Sparks and clouds of exhaust and vapor issue forth from SpaceX's Falcon 9 rocket during a static fire test at Cape Canaveral Air Force Station on Monday.
SpaceX has suggested May 19 as the new date for its potentially history-making Falcon 9 rocket launch to the International Space Station, with May 22 as a backup date.
The schedule shift provides more time for NASA to review changes in the California-based company's flight software, and also avoids a potential conflict with the planned May 14 launch of three new space station crew members from Russia's Baikonur Cosmodrome in Kazakhstan.
If SpaceX's demonstration mission is completely successful, it would represent the first commercial flight to the space station. The flight plan calls for the company's robotically controlled Dragon cargo capsule to conduct a series of maneuvers near the station, starting two days after the Falcon 9 lifts off from Cape Canaveral Air Force Station's Launch Complex 40 in Florida. If all those maneuvers go as planned, astronauts on the orbiting outpost would latch onto the Dragon and pull it in for a berthing.
About a half-ton of supplies would be unloaded over the course of a couple of weeks, and then the Dragon would be detached and sent back down to a Pacific Ocean splashdown. That success scenario would open the way for SpaceX to start resupplying the space station in earnest, under the terms of a $1.6 billion contract with NASA.
If the Dragon couldn't hook up with the station this time around, another demonstration flight would be scheduled as a makeup test.
SpaceX has received hundreds of millions of dollars from NASA to develop the Falcon 9 and the Dragon as a partial replacement for the space shuttle fleet, which was retired last year. The Falcon 9 had a successful maiden orbital flight in June 2010, and the Dragon made a similarly successful debut in December 2010. The upcoming flight would provide the first opportunity for an actual rendezvous with the space station.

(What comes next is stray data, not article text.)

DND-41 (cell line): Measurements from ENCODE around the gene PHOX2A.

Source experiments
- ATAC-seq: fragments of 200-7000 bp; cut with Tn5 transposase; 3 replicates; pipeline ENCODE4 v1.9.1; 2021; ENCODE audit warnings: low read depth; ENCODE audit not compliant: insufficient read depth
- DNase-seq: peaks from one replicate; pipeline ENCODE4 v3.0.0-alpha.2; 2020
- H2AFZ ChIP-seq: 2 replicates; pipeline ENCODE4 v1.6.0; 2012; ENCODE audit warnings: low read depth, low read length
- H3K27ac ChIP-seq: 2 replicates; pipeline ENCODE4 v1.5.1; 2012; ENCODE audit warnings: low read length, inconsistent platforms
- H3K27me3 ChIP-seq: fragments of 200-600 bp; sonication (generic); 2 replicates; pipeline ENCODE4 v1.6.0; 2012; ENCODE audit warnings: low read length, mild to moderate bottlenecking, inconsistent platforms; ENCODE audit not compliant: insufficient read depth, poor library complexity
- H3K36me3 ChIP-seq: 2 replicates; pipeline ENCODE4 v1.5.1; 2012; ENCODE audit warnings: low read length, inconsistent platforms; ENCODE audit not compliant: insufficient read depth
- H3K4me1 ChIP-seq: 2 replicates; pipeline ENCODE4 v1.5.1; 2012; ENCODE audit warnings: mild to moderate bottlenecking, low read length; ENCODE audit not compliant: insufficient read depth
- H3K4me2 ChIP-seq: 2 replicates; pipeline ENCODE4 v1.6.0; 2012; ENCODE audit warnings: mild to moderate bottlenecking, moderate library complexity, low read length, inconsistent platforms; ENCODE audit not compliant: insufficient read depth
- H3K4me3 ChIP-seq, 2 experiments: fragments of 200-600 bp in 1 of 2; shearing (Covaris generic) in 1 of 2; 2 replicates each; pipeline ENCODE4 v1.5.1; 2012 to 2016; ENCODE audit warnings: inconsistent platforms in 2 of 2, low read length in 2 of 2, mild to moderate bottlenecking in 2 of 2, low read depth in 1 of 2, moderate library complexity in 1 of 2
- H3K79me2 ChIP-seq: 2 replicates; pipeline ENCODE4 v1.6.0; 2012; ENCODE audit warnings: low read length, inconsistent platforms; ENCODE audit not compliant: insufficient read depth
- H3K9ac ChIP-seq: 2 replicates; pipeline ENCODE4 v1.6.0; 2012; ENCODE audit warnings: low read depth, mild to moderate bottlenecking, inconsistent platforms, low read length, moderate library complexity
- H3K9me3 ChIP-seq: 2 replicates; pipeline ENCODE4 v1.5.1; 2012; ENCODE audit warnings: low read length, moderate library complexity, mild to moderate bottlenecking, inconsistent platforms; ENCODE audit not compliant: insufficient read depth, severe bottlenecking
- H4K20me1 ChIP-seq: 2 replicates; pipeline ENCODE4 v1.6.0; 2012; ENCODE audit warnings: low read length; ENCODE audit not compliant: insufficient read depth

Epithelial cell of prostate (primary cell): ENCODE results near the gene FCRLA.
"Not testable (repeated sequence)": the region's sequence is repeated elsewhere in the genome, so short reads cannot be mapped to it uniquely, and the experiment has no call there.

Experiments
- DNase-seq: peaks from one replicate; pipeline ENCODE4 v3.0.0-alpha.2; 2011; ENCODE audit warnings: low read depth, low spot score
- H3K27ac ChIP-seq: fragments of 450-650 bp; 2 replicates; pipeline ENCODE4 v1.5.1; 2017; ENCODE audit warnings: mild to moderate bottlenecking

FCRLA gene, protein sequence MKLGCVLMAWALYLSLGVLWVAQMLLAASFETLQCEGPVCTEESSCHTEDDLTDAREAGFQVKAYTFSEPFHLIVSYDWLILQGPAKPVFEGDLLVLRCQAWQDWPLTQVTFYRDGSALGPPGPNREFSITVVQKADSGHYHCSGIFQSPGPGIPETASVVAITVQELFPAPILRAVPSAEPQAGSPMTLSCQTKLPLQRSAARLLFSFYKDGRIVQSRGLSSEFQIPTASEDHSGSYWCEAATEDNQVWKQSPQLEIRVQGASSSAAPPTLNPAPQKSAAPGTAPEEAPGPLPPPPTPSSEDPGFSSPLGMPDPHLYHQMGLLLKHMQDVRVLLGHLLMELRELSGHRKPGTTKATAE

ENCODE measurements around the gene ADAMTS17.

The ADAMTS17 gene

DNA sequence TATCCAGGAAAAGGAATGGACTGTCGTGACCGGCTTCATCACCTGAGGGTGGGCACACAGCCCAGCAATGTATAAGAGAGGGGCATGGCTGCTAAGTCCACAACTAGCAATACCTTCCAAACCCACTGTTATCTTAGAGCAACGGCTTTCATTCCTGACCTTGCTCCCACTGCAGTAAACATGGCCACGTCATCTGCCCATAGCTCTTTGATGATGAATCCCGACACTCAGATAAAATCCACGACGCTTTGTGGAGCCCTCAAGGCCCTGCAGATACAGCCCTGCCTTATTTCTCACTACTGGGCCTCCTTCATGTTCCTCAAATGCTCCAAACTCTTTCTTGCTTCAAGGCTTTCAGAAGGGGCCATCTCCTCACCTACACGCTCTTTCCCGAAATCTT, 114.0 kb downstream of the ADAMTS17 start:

The launch has been repeatedly delayed, primarily due to flight software reviews. SpaceX conducted a successful launch-pad engine firing test on Monday in preparation for a planned May 7 liftoff, but the company and NASA decided to hold off in order to provide more time for the current review.
"SpaceX and NASA are nearing completion of the software assurance process," company spokeswoman Kirstin Brost Grantham said today in an email, "and SpaceX is submitting a request to the Cape Canaveral Air Force Station for a May 19 launch target with a backup on May 22. Thus far, no issues have been uncovered during this process, but with a mission of this complexity we want to be extremely diligent."
Bill Gerstenmaier, NASA's associate administrator for human exploration and operations, also indicated in a space agency statement that the May 19 date was doable.
"After additional reviews and discussions between the SpaceX and NASA teams, we are in a position to proceed toward this important launch," he said. "The teamwork provided by these teams is phenomenal. There are a few remaining open items, but we are ready to support SpaceX for its new launch date of May 19."
Because of the orbital mechanics involved with a space station rendezvous, the Falcon 9 must be launched at a precise time of day, with opportunities coming up only every three days.
The current plan would result in a launch at 4:55 a.m. ET May 19. That would provide an ample time interval after the Russians' launch of a Soyuz craft carrying a NASA astronaut and two Russian cosmonauts up to the station. That mission, which is due for liftoff on May 14 Eastern time and docking on May 17, will boost the station's crew to its full complement of six spacefliers.
More about SpaceX:
- SpaceX chief plans to become spaceflier
- Next steps in the new space race
- SpaceX has a lofty goal: Help save humanity
- CNBC: Elon Musk on why SpaceX has the Right Stuff
- Cosmic Log archive on the new space race
Alan Boyle is msnbc.com's science editor. Connect with the Cosmic Log community by "liking" the log's Facebook page, following @b0yle on Twitter and adding the Cosmic Log page to your Google+ presence. You can also check out "The Case for Pluto," my book about the controversial dwarf planet and the search for new worlds.